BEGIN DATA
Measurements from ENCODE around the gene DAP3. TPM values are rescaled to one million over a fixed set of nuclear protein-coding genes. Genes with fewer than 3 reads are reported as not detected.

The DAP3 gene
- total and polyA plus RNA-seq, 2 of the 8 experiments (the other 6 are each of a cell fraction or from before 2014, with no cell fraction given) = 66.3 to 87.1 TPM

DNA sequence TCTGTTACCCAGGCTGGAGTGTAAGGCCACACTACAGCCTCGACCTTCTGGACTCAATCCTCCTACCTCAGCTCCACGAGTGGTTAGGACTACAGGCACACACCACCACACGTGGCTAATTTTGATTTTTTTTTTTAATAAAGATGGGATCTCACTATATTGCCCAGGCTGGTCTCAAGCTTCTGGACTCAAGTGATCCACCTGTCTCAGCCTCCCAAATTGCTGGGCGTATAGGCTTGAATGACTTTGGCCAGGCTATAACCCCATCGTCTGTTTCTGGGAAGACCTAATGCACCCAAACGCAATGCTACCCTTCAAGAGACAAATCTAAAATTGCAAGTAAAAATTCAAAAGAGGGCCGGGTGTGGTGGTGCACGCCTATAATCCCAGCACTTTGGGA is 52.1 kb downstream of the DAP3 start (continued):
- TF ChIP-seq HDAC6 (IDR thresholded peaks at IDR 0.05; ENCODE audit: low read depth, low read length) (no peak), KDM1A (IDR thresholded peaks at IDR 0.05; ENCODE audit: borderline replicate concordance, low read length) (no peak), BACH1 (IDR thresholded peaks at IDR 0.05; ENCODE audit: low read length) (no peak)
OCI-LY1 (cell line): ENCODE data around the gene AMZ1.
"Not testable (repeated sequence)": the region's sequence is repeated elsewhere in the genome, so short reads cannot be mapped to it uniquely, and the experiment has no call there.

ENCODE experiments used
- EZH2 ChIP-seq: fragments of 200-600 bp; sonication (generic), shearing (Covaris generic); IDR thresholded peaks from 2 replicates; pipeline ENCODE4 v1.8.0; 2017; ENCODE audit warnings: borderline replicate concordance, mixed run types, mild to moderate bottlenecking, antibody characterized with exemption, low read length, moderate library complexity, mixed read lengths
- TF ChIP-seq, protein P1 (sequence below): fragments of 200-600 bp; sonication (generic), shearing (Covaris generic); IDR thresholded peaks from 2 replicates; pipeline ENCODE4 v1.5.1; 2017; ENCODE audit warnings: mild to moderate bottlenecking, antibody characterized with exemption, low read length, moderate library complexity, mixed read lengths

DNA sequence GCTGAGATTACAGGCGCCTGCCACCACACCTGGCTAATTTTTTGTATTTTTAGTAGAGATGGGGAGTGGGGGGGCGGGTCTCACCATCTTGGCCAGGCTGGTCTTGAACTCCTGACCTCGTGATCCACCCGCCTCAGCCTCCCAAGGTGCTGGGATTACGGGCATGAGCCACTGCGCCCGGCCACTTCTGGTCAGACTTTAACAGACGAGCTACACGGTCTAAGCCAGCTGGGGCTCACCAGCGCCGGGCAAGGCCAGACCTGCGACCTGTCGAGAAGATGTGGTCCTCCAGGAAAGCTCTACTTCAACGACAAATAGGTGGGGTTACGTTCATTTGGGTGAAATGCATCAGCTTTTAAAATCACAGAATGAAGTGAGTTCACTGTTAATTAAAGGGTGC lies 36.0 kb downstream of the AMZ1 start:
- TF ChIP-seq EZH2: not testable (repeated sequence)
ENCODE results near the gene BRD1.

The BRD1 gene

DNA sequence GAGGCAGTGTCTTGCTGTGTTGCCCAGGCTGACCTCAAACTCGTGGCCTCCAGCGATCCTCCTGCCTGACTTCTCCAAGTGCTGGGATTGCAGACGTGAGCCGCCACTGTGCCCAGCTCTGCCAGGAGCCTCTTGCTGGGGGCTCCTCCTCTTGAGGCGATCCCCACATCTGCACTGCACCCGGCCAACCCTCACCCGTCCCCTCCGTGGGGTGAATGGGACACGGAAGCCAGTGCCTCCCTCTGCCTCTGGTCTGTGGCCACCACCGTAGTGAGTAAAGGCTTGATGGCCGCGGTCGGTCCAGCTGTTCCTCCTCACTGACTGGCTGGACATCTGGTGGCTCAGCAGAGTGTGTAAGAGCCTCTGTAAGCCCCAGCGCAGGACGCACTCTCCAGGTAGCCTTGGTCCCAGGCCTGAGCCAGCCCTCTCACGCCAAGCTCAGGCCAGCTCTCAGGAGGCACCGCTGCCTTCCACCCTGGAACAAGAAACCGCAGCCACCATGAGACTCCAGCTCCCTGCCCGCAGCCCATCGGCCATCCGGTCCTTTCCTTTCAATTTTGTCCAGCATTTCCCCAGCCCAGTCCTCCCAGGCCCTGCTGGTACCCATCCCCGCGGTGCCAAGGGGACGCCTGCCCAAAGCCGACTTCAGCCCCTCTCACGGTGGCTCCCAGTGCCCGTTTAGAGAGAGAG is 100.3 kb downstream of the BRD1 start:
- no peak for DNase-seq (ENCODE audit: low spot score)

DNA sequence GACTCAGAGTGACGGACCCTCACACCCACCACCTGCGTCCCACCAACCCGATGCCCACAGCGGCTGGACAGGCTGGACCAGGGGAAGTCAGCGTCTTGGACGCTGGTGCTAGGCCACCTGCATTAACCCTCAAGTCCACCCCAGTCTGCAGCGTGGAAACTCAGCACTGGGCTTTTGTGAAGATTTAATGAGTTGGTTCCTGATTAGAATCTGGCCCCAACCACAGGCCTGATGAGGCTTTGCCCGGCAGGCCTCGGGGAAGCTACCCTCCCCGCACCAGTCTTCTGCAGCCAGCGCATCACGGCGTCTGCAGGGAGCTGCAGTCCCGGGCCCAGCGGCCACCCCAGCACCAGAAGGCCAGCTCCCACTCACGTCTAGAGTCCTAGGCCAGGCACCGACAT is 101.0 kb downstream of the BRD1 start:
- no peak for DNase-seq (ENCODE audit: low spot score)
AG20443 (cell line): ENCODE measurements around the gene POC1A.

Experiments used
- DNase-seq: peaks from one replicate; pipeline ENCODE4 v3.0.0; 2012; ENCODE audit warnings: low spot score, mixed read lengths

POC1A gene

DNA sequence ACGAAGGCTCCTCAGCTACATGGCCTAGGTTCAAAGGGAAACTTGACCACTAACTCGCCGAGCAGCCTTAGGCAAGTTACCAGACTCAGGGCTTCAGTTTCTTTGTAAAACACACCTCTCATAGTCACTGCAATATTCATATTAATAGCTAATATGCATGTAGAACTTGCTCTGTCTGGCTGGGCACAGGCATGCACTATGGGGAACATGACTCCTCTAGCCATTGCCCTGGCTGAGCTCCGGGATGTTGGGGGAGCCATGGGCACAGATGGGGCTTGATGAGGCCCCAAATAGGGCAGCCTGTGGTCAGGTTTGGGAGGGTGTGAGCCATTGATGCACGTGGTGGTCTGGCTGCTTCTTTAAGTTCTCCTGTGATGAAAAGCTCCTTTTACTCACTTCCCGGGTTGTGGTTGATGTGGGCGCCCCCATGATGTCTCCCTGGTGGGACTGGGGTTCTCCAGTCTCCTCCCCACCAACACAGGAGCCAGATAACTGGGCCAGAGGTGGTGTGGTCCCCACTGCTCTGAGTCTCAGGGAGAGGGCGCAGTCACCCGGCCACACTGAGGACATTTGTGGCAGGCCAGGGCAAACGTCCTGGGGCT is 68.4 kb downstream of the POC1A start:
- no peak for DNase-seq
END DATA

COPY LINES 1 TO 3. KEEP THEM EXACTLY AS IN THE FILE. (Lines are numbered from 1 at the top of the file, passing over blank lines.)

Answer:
Measurements from ENCODE around the gene DAP3. TPM values are rescaled to one million over a fixed set of nuclear protein-coding genes. Genes with fewer than 3 reads are reported as not detected.

The DAP3 gene
- total and polyA plus RNA-seq, 2 of the 8 experiments (the other 6 are each of a cell fraction or from before 2014, with no cell fraction given) = 66.3 to 87.1 TPM